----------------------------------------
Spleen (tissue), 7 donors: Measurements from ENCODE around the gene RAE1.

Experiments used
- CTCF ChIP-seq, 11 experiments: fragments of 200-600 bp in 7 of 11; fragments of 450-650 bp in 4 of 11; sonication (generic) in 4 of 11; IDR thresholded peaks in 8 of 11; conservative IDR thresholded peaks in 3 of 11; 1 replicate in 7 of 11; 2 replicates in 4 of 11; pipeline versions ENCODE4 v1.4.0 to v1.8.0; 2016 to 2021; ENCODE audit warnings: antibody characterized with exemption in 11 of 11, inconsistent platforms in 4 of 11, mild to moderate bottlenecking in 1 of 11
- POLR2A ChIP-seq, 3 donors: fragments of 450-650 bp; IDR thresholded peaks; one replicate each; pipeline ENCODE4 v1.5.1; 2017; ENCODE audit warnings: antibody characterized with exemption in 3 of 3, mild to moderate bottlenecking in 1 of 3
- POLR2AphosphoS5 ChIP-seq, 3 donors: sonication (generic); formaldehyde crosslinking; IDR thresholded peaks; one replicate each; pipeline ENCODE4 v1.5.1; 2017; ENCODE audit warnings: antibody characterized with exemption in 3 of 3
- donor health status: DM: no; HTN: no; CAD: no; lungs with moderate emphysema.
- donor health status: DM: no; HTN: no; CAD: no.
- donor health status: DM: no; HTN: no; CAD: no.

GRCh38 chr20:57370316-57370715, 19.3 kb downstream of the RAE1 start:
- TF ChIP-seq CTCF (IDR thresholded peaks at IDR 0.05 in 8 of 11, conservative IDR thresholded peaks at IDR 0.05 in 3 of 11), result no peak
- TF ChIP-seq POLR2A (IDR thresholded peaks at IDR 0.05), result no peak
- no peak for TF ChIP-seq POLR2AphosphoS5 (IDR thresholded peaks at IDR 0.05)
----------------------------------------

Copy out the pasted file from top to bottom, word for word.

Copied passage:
Spleen (tissue), 7 donors: Measurements from ENCODE around the gene RAE1.

Experiments used
- CTCF ChIP-seq, 11 experiments: fragments of 200-600 bp in 7 of 11; fragments of 450-650 bp in 4 of 11; sonication (generic) in 4 of 11; IDR thresholded peaks in 8 of 11; conservative IDR thresholded peaks in 3 of 11; 1 replicate in 7 of 11; 2 replicates in 4 of 11; pipeline versions ENCODE4 v1.4.0 to v1.8.0; 2016 to 2021; ENCODE audit warnings: antibody characterized with exemption in 11 of 11, inconsistent platforms in 4 of 11, mild to moderate bottlenecking in 1 of 11
- POLR2A ChIP-seq, 3 donors: fragments of 450-650 bp; IDR thresholded peaks; one replicate each; pipeline ENCODE4 v1.5.1; 2017; ENCODE audit warnings: antibody characterized with exemption in 3 of 3, mild to moderate bottlenecking in 1 of 3
- POLR2AphosphoS5 ChIP-seq, 3 donors: sonication (generic); formaldehyde crosslinking; IDR thresholded peaks; one replicate each; pipeline ENCODE4 v1.5.1; 2017; ENCODE audit warnings: antibody characterized with exemption in 3 of 3
- donor health status: DM: no; HTN: no; CAD: no; lungs with moderate emphysema.
- donor health status: DM: no; HTN: no; CAD: no.
- donor health status: DM: no; HTN: no; CAD: no.

GRCh38 chr20:57370316-57370715, 19.3 kb downstream of the RAE1 start:
- TF ChIP-seq CTCF (IDR thresholded peaks at IDR 0.05 in 8 of 11, conservative IDR thresholded peaks at IDR 0.05 in 3 of 11), result no peak
- TF ChIP-seq POLR2A (IDR thresholded peaks at IDR 0.05), result no peak
- no peak for TF ChIP-seq POLR2AphosphoS5 (IDR thresholded peaks at IDR 0.05)